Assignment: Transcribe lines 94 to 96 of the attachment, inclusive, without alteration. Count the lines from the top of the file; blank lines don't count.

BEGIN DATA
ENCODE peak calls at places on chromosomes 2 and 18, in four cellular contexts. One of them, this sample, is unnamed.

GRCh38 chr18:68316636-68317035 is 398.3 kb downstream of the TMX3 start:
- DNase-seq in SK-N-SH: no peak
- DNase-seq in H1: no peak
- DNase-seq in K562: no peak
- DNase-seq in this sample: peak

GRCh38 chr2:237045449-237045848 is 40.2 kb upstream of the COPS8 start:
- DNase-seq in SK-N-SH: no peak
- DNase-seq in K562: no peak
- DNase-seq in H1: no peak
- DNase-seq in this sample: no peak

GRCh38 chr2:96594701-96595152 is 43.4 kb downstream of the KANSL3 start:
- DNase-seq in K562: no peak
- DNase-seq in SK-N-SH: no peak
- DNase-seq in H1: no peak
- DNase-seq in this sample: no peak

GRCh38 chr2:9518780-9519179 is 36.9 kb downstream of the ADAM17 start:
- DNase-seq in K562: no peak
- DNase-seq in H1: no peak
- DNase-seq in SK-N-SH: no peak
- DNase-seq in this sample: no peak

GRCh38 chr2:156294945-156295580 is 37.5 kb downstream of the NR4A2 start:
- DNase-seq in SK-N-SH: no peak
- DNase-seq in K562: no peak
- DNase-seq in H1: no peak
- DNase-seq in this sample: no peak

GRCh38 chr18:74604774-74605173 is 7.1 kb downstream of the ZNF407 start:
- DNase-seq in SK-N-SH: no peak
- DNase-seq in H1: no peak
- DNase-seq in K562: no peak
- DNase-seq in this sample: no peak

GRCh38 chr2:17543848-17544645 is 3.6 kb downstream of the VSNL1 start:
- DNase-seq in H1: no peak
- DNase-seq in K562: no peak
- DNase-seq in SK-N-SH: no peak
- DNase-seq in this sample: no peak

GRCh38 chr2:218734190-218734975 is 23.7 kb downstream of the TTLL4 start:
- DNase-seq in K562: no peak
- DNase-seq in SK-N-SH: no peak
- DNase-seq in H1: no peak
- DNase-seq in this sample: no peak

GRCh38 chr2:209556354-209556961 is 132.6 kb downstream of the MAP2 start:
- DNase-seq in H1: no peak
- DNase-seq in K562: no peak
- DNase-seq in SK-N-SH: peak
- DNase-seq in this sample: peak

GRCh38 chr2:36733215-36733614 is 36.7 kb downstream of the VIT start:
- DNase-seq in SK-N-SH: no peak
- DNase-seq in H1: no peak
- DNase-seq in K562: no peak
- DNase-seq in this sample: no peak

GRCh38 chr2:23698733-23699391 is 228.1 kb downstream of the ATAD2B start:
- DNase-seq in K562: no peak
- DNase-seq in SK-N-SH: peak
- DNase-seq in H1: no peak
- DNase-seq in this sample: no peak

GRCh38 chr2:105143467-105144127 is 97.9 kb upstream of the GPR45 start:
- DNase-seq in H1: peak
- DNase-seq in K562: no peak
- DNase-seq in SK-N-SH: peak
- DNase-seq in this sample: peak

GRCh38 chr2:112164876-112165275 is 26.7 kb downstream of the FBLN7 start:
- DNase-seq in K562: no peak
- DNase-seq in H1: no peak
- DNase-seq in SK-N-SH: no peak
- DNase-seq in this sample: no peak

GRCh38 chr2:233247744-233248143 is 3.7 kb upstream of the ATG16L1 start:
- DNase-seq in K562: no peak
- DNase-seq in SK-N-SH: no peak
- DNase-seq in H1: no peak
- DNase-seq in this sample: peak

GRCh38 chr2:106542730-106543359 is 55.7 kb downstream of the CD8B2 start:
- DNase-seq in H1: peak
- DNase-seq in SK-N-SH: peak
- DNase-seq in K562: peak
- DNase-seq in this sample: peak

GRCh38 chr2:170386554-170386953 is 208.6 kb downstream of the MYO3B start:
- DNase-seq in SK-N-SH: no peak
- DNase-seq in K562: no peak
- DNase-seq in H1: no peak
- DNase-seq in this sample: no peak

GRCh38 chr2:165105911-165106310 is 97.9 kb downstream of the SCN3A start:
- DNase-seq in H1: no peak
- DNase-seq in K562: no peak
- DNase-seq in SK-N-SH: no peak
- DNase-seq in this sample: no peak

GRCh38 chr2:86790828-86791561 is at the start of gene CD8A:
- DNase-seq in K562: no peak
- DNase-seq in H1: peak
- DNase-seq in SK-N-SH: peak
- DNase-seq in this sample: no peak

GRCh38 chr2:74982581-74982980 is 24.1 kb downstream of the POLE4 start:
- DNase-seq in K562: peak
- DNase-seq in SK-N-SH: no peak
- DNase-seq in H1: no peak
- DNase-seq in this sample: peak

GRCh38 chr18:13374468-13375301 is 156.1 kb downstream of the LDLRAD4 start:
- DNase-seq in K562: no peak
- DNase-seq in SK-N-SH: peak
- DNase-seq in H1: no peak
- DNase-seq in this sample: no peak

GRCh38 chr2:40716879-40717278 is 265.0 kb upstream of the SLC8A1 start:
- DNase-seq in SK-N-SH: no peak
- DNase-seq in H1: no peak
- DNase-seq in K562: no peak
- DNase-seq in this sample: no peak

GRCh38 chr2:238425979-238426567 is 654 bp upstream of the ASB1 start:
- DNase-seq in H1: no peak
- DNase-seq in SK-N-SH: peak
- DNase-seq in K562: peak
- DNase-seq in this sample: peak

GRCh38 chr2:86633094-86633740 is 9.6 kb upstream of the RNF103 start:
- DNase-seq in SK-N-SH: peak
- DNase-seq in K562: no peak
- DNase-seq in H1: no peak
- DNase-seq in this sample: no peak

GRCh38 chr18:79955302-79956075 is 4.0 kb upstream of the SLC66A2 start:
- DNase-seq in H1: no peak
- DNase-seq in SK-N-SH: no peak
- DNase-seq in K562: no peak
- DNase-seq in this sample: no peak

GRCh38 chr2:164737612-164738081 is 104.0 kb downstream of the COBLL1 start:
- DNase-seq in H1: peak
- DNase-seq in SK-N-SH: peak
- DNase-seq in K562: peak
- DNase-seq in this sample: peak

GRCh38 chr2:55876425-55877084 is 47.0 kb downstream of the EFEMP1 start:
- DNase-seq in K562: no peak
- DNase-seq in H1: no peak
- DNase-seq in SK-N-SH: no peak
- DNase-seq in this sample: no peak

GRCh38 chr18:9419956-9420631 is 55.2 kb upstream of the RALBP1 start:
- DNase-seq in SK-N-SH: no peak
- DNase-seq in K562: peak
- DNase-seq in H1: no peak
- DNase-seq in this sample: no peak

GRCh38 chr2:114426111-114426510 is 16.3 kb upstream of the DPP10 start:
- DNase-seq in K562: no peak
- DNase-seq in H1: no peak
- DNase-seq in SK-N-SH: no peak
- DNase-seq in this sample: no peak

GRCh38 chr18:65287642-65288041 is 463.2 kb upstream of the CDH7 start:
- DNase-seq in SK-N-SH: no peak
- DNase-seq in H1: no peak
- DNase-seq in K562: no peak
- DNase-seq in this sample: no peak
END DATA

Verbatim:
- DNase-seq in SK-N-SH: no peak
- DNase-seq in H1: no peak
- DNase-seq in this sample: peak